Bioprospecting: Who has rights to nature's cures?
Poor nations' fauna and flora have led to miracle treatments. The result: a growing conflict between native peoples and commercial interests.
The Associated Press
JUNIN, Peru — In a small storefront on a bleak, wind-swept Andean plateau, Timotea Cordova offers an oxygen-deprived visitor a traditional elixir to ward off the breathless effect of the high altitude.
Dropping a few shriveled tuber roots into a blender, the 80-year-old Quechua Indian shopkeeper promises with a playful glance that the concoction also will provide a leg up later in the bedroom.
For hundreds of years, Quechua Indians have grown maca, the frost-resistant root that thrives in these frigid Andean highlands, to boost stamina and sex drive. The root, they believe, is nature's bounty and belongs to everyone and to no one in particular.
Maca growers and indigenous organizations were outraged when, in 2001, a New Jersey-based company, PureWorld Botanicals, received a U.S. patent for exclusive commercial distribution of an extract of maca's active libido-enhancing compounds that it branded as MacaPure.
Peruvian officials called the patent an "emblematic case" of biopiracy and are set to challenge it in U.S. courts.
The maca dispute is just the latest collision between indigenous people and commercial interests over so-called bioprospecting, the growing practice of scouring the globe for exotic plants, microbes and other living things for commercial exploitation.
Bioprospecting has huge potential for good, say researchers who go to sea, climb mountains and trek to obscure corners of the world in search of exotic and undiscovered life.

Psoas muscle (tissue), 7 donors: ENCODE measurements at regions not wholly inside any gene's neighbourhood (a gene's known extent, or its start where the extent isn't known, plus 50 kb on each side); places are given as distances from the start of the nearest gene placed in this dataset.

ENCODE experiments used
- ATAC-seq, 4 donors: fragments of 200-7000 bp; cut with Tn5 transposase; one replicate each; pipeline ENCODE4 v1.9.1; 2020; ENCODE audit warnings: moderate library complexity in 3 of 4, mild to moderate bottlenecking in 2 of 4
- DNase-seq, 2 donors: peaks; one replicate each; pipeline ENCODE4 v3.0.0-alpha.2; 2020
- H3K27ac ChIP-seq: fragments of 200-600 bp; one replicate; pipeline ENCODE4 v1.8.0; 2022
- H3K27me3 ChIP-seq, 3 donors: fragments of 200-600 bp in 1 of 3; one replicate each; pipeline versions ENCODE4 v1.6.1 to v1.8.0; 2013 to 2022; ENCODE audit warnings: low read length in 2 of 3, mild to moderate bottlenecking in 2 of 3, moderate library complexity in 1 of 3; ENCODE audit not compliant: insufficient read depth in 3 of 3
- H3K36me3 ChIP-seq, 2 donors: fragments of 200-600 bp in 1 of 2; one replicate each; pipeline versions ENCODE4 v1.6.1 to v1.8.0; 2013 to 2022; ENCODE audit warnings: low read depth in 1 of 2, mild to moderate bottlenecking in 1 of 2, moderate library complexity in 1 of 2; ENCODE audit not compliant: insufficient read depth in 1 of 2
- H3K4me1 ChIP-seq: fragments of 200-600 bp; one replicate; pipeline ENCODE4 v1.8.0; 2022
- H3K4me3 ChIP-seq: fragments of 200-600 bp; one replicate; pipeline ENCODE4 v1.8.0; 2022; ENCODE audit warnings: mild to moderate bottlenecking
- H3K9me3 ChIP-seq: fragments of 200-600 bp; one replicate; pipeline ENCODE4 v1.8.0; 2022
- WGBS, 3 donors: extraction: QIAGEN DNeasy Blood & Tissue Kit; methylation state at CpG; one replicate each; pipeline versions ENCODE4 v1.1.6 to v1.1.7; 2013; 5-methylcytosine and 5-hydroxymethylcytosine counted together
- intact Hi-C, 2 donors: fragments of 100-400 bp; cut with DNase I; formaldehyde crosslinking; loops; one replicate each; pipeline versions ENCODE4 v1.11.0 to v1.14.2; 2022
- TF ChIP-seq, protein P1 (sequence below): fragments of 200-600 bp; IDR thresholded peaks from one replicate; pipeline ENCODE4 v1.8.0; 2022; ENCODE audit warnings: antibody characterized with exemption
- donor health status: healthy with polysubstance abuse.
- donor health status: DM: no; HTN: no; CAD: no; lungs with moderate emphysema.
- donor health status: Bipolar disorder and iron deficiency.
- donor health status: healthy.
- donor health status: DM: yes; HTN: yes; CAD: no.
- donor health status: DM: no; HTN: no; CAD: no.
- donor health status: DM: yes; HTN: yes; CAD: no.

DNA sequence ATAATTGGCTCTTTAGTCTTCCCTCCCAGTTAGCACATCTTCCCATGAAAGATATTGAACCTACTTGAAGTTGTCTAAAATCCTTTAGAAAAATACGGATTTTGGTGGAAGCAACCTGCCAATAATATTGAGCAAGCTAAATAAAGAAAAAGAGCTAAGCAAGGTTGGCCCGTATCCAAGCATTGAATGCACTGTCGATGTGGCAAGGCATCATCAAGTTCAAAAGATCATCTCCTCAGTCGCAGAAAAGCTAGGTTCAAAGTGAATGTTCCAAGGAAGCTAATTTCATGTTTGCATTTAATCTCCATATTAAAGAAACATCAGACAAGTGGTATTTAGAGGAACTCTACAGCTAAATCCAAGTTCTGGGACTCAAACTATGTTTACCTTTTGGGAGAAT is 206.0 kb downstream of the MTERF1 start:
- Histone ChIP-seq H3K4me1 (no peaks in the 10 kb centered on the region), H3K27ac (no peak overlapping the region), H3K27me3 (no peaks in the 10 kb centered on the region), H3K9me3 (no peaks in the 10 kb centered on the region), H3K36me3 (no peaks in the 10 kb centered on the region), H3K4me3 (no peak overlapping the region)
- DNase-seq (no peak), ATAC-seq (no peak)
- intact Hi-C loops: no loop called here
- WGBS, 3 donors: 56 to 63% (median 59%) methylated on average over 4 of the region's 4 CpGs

A 2005 U.N. University report concluded that 62 percent of all cancer drugs were created from bioprospecting discoveries.
The venom of a deadly sea snail found off the coast of the Philippines led Elan Pharmaceuticals to develop the painkiller Prialt, which U.S. regulators approved in 2004. The key ingredient in the breast-cancer drug Taxol owned by Bristol-Myers Squibb is taken from the bark of the yew tree, and Wyeth's kidney-transplant drug Rapamune comes from Easter Island soil.
But bioprospecting is mostly unregulated, and there are mounting calls to establish legal frameworks for such work.
The Convention on Biological Diversity produced at the 1992 Earth Summit in Rio de Janeiro entitled nations to a share of the profits from substances yielded by their flora and fauna. It was ratified by 188 countries — but not the United States, which argues that such a requirement stifles innovation and would undermine the patent system.
That hasn't stopped some of the world's poorest countries, which also hold the richest pockets of natural biodiversity, from fighting to apply the convention to international patent law.
India has had the most success, most recently persuading the European Patent Board of Appeals to invalidate a 1994 patent granted to U.S.-based W.R. Grace & Co. for an insecticide derived from neem seeds.
Peru and Brazil, both at the forefront of the biopiracy debate, have been less persuasive.
Brazil, which has some of the world's strictest regulations to prevent the removal of genetic materials from the Amazon, has been hard-pressed to demonstrate a single case of biopiracy before the World Trade Organization.
Attempts by Peruvian indigenous groups, meanwhile, ultimately failed to overturn U.S. patents based on ayahuasca, a hallucinogenic plant used for centuries in religious and healing ceremonies, and nuna, a nutritious Andean bean that pops when toasted.